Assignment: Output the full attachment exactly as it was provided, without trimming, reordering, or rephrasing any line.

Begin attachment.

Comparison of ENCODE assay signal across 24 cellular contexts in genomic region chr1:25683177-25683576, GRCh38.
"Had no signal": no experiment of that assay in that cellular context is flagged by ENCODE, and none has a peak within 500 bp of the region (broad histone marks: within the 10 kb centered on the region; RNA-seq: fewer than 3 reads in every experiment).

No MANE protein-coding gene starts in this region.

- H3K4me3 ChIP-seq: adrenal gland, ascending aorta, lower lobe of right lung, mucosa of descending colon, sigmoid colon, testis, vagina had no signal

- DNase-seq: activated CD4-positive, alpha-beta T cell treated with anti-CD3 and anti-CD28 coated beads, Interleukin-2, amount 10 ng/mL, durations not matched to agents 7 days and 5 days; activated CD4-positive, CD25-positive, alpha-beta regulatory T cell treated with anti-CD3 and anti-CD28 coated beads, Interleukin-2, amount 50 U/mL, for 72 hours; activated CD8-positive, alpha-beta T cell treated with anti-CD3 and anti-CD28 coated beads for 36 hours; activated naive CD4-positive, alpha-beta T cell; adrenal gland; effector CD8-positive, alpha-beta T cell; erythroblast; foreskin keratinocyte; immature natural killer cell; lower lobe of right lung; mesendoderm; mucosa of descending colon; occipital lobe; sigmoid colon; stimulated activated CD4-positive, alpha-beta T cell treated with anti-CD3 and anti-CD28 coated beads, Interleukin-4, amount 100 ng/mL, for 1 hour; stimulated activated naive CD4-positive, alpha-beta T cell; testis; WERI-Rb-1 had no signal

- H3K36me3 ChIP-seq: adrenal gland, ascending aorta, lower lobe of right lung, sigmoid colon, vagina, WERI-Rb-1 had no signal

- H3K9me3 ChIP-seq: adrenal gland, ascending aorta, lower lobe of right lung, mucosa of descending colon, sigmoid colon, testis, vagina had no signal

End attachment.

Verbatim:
Comparison of ENCODE assay signal across 24 cellular contexts in genomic region chr1:25683177-25683576, GRCh38.
"Had no signal": no experiment of that assay in that cellular context is flagged by ENCODE, and none has a peak within 500 bp of the region (broad histone marks: within the 10 kb centered on the region; RNA-seq: fewer than 3 reads in every experiment).

No MANE protein-coding gene starts in this region.

- H3K4me3 ChIP-seq: adrenal gland, ascending aorta, lower lobe of right lung, mucosa of descending colon, sigmoid colon, testis, vagina had no signal

- DNase-seq: activated CD4-positive, alpha-beta T cell treated with anti-CD3 and anti-CD28 coated beads, Interleukin-2, amount 10 ng/mL, durations not matched to agents 7 days and 5 days; activated CD4-positive, CD25-positive, alpha-beta regulatory T cell treated with anti-CD3 and anti-CD28 coated beads, Interleukin-2, amount 50 U/mL, for 72 hours; activated CD8-positive, alpha-beta T cell treated with anti-CD3 and anti-CD28 coated beads for 36 hours; activated naive CD4-positive, alpha-beta T cell; adrenal gland; effector CD8-positive, alpha-beta T cell; erythroblast; foreskin keratinocyte; immature natural killer cell; lower lobe of right lung; mesendoderm; mucosa of descending colon; occipital lobe; sigmoid colon; stimulated activated CD4-positive, alpha-beta T cell treated with anti-CD3 and anti-CD28 coated beads, Interleukin-4, amount 100 ng/mL, for 1 hour; stimulated activated naive CD4-positive, alpha-beta T cell; testis; WERI-Rb-1 had no signal

- H3K36me3 ChIP-seq: adrenal gland, ascending aorta, lower lobe of right lung, sigmoid colon, vagina, WERI-Rb-1 had no signal

- H3K9me3 ChIP-seq: adrenal gland, ascending aorta, lower lobe of right lung, mucosa of descending colon, sigmoid colon, testis, vagina had no signal